17 Things You Need For Travel Preparedness 

17 Things You Need For Travel Preparedness 

I received an email from a friend asking about travel preparedness. Here is her letter and my take on it. 

From “Betty”:

Hey Todd,
I started an email to you from Texas over a week ago. I received an urgent call from my niece saying my brother, her Dad, was not doing well. He had been fighting cancer since October and was losing the battle. I knew I had to fly down if I was going to see him alive. I also knew I couldn’t take my EDC and other stuff with me on a plane! So I left most of my stuff behind and headed to Texas. And since I was a bit distraught over my brother’s condition, I forgot some things like snacks/food. Hey! At least I remembered my meds! LOL!

When I arrived, I felt totally naked and vulnerable! I stated an email to you asking what you thought I could get while I was down there that I could take back home with me in my suitcase/carry-on. Well, my email messed up and it never sent. So I went to Target, Walmart, and Dollar Tree for some “supplies”. Here are some of the items I came up with…
FIRE: I got a magnesium stick with a ferro rod and striker. I left it in my purse and they let me on the plane with it coming home!

WATER: 12 pack of 16.9 oz water from Target

SHELTER: Small tarp

FOOD: Trail mix, beef jerky, Lance crackers

FIRST AID: I carry bandaids, BZK wipes, and such in a small container in my purse so that went with me, but I also got a bigger one at a store down there for travel. DO YOU KNOW HOW BIG TEXAS IS??!!! I was on the road A LOT so just in case…. Also bought nitrile gloves and sanitary napkins.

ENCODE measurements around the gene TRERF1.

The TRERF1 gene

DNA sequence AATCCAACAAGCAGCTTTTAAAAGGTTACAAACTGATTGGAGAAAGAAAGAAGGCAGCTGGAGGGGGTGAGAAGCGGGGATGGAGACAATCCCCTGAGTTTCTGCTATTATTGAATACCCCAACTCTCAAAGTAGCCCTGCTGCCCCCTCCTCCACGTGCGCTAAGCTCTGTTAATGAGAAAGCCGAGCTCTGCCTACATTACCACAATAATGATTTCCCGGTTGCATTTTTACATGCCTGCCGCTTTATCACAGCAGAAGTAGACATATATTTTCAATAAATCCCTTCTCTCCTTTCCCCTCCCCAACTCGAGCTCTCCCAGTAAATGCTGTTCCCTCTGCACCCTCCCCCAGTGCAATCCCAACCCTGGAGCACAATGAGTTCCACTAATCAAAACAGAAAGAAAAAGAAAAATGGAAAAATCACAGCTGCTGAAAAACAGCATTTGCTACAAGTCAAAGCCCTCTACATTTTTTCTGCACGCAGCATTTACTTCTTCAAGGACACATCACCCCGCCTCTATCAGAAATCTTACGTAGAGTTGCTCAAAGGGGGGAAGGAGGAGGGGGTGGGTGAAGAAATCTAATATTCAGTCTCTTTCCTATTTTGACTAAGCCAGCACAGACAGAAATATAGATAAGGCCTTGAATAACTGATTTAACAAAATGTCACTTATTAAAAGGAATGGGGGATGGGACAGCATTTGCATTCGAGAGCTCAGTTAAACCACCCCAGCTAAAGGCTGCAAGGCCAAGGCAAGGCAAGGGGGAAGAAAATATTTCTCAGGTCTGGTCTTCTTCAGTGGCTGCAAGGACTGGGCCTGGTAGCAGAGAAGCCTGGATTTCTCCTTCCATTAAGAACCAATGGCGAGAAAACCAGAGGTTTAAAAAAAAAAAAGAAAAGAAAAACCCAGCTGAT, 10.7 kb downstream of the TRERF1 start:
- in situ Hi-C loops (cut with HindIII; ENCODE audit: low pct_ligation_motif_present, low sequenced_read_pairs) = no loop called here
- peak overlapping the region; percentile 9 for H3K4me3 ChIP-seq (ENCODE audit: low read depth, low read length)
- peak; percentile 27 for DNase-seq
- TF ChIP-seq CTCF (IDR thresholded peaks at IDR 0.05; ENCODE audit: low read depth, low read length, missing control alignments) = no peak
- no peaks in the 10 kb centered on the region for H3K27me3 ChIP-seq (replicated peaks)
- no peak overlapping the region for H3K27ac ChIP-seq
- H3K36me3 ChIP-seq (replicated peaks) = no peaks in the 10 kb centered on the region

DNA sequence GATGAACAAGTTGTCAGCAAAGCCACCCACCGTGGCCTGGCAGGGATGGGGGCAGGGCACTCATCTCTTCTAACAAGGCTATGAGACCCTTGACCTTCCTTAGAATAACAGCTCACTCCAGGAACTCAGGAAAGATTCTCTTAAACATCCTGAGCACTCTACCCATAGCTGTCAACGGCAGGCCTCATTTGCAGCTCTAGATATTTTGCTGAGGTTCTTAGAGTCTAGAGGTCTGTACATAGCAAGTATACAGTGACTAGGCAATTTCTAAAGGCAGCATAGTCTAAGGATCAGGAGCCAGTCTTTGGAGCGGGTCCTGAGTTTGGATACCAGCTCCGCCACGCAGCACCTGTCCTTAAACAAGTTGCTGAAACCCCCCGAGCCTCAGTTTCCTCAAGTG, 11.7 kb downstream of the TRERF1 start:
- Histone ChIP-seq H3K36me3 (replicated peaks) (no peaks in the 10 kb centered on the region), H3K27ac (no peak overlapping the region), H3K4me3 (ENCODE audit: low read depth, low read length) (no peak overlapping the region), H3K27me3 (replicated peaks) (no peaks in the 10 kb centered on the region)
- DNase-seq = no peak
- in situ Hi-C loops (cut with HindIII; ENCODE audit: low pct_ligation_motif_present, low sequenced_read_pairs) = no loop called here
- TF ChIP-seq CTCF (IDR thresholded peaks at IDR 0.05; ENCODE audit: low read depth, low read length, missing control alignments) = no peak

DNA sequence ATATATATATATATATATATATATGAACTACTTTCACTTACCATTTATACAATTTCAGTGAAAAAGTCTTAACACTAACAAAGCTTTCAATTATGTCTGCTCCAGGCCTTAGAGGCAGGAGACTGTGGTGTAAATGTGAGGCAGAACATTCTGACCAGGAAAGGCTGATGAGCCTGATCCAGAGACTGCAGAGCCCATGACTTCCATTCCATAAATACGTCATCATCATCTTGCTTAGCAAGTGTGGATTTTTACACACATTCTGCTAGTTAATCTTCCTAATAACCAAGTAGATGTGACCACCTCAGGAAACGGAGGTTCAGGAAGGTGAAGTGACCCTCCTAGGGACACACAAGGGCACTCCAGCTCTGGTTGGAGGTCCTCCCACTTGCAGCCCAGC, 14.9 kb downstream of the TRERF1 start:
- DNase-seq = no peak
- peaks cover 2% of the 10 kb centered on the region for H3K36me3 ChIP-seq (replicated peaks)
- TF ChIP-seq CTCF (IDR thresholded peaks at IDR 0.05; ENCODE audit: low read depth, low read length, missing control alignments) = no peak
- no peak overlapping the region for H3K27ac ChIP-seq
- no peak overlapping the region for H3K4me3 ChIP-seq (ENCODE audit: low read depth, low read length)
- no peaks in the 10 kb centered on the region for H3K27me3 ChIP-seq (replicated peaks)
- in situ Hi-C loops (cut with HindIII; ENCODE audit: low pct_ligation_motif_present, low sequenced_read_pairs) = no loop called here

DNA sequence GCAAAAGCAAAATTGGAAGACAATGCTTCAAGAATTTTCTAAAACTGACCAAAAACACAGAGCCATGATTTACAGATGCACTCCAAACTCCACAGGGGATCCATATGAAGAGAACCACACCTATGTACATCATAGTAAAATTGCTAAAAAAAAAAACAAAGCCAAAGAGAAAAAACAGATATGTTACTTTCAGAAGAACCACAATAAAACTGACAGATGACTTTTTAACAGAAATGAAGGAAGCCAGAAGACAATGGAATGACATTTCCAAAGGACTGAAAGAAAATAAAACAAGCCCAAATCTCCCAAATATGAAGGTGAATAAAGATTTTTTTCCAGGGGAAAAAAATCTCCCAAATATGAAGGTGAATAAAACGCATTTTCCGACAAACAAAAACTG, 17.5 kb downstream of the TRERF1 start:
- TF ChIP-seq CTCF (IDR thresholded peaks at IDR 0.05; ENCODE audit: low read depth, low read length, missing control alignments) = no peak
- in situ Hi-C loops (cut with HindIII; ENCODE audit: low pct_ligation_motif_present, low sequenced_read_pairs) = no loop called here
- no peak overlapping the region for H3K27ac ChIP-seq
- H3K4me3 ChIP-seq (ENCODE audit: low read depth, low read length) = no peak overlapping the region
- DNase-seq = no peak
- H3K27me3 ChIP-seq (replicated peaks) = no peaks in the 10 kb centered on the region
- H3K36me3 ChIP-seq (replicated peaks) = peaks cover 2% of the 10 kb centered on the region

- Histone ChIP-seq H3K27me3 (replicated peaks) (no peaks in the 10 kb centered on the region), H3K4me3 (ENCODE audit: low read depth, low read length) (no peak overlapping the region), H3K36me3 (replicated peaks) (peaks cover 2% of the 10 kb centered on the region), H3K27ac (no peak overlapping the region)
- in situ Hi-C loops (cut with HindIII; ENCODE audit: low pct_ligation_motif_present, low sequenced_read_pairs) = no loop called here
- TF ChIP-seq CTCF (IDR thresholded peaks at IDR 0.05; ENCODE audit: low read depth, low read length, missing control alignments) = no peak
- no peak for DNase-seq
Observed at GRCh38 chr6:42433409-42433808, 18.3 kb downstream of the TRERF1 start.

TRAVEL: Compass. Not the best but I sure didn’t want TSA confiscating my good one!

CORDAGE: Paracord bracelet. Only 7 feet but every little bit helps!

I left the left over water, tarp, FAK, nitrile gloves, and sanitary napkins with my niece before I left. Since her Dad is no longer around to come to her rescue if something happens on her way back & forth to work, AND she didn’t have these things in her car, (not prepared!) I thought they would be useful! I had nothing for defense but looked for things in my hotel I could use if I needed to defend myself. Iron, ironing
board, chairs, chair legs…. I was mentally prepared; had a plan! That was comforting.  
My brother lost his battle with cancer, but I know he is in Heaven with God now; not suffering. We who are left are the ones suffering now, but life goes on and we will miss him TERRIBLY. But we have blessed assurance we will see him again!